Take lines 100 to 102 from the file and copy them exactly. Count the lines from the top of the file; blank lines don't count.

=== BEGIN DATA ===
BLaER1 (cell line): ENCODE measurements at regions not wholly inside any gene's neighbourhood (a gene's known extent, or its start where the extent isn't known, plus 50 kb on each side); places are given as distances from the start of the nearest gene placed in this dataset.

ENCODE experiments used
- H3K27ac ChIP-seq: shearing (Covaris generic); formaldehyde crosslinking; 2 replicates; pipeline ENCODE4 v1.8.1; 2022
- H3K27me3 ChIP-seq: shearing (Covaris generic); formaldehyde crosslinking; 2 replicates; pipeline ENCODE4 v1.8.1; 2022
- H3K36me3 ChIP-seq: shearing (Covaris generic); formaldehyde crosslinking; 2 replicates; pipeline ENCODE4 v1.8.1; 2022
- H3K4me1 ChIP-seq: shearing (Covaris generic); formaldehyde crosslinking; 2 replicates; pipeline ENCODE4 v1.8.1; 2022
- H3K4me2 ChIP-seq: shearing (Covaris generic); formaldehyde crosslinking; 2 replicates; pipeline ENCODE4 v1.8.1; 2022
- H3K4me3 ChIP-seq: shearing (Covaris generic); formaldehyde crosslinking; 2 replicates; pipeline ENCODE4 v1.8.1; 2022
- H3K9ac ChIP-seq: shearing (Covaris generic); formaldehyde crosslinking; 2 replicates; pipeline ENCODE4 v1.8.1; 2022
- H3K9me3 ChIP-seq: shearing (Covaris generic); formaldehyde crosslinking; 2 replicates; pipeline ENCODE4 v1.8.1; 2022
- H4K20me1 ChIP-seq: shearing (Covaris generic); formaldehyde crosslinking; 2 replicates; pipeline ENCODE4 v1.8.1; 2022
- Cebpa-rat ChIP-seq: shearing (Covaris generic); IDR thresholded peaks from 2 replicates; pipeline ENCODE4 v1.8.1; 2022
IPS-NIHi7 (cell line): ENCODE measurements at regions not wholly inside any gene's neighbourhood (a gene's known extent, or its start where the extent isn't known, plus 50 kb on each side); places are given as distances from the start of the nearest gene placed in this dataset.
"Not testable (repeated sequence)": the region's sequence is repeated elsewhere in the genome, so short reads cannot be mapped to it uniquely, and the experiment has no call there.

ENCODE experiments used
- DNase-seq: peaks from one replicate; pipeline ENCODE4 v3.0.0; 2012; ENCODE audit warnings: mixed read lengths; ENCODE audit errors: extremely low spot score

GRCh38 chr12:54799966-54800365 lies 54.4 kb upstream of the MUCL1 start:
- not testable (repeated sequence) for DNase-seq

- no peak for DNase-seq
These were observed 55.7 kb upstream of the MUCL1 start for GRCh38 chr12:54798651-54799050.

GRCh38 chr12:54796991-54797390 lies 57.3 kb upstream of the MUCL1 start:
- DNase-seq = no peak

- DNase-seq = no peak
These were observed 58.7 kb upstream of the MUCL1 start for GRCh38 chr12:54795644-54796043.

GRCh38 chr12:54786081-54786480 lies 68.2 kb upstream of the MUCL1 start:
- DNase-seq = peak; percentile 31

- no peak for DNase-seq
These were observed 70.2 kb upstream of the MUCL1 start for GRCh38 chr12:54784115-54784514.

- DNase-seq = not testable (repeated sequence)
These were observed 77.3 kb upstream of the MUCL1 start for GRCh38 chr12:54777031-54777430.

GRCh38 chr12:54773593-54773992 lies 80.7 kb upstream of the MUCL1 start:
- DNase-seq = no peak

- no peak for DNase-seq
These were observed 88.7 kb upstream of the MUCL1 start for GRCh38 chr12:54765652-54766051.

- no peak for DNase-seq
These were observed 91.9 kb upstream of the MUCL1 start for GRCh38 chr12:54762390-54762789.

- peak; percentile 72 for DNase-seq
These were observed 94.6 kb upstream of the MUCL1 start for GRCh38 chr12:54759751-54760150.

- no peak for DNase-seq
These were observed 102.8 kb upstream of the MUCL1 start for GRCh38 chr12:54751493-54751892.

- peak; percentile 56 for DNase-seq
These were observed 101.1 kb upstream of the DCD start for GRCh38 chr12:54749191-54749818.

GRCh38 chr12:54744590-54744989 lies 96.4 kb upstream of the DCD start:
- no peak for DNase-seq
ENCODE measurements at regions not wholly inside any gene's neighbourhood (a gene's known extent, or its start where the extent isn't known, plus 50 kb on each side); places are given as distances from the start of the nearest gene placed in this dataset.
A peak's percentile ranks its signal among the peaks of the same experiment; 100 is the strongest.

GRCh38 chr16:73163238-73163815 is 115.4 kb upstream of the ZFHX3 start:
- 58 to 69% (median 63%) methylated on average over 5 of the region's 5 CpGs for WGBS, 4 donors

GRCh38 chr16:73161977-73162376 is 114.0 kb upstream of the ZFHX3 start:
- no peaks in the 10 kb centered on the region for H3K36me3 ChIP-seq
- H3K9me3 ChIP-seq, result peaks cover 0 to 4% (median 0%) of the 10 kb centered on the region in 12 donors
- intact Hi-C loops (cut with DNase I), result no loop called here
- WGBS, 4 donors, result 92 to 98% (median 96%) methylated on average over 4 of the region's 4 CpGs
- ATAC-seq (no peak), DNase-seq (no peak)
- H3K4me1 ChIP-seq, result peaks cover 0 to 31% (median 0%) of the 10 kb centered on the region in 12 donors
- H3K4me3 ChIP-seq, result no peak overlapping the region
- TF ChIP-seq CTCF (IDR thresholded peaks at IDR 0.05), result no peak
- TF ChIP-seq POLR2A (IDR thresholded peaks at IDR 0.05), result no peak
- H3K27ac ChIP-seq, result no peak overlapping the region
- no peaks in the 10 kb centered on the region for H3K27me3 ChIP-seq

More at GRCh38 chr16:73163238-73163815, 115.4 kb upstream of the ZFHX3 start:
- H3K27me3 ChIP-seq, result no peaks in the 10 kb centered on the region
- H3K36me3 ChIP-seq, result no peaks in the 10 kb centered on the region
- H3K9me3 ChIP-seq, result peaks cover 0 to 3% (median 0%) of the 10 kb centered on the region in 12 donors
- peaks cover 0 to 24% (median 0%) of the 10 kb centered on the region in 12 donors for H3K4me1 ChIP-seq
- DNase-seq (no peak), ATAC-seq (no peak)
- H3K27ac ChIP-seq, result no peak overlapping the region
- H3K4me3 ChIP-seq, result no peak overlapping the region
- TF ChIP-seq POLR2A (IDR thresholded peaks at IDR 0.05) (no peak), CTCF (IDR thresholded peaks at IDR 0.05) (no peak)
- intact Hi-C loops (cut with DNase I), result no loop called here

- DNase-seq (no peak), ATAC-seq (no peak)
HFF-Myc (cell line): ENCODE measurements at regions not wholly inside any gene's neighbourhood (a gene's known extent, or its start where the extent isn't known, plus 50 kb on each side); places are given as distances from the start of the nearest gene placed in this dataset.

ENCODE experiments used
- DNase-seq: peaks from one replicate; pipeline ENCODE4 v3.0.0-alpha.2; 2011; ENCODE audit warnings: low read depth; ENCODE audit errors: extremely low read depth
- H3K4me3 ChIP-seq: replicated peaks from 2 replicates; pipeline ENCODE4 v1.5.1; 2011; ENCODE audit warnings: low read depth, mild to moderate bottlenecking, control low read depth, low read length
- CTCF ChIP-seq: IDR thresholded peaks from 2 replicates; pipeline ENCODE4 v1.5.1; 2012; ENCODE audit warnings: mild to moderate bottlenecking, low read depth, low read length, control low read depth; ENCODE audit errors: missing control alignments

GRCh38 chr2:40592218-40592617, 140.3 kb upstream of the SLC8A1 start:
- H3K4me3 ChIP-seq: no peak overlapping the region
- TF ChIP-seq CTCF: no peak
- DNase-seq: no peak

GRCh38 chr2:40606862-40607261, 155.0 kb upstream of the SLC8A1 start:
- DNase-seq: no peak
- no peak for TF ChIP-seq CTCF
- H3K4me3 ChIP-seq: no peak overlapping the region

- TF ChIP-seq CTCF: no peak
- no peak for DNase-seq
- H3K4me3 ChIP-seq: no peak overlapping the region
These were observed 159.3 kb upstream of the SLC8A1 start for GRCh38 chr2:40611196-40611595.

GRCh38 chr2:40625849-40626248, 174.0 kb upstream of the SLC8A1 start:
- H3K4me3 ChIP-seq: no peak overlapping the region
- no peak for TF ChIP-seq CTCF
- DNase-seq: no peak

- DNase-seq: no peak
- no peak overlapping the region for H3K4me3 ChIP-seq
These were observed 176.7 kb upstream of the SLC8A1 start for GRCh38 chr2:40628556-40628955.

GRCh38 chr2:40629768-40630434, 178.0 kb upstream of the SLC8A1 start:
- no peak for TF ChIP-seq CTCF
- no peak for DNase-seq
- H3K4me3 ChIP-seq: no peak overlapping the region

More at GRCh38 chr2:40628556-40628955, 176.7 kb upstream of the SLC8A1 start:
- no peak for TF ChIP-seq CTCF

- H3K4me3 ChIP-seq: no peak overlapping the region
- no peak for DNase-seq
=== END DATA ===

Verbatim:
More at GRCh38 chr2:40628556-40628955, 176.7 kb upstream of the SLC8A1 start:
- no peak for TF ChIP-seq CTCF

- H3K4me3 ChIP-seq: no peak overlapping the region